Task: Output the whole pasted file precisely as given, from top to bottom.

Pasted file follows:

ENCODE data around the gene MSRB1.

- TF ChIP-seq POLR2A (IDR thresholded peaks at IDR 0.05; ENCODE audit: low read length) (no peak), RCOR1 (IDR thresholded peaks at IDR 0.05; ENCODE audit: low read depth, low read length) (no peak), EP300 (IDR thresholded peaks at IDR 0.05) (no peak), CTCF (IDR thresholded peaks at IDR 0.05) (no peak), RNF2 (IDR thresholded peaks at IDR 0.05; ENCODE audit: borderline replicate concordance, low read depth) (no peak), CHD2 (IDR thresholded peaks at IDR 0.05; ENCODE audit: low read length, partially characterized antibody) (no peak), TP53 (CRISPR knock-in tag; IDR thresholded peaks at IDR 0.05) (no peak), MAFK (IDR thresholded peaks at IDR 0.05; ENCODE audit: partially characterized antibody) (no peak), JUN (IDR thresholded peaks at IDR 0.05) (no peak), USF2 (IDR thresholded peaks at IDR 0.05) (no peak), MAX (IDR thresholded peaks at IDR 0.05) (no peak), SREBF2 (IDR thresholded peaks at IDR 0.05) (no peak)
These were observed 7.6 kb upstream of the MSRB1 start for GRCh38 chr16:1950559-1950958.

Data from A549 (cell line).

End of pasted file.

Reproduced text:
ENCODE data around the gene MSRB1.

- TF ChIP-seq POLR2A (IDR thresholded peaks at IDR 0.05; ENCODE audit: low read length) (no peak), RCOR1 (IDR thresholded peaks at IDR 0.05; ENCODE audit: low read depth, low read length) (no peak), EP300 (IDR thresholded peaks at IDR 0.05) (no peak), CTCF (IDR thresholded peaks at IDR 0.05) (no peak), RNF2 (IDR thresholded peaks at IDR 0.05; ENCODE audit: borderline replicate concordance, low read depth) (no peak), CHD2 (IDR thresholded peaks at IDR 0.05; ENCODE audit: low read length, partially characterized antibody) (no peak), TP53 (CRISPR knock-in tag; IDR thresholded peaks at IDR 0.05) (no peak), MAFK (IDR thresholded peaks at IDR 0.05; ENCODE audit: partially characterized antibody) (no peak), JUN (IDR thresholded peaks at IDR 0.05) (no peak), USF2 (IDR thresholded peaks at IDR 0.05) (no peak), MAX (IDR thresholded peaks at IDR 0.05) (no peak), SREBF2 (IDR thresholded peaks at IDR 0.05) (no peak)
These were observed 7.6 kb upstream of the MSRB1 start for GRCh38 chr16:1950559-1950958.

Data from A549 (cell line).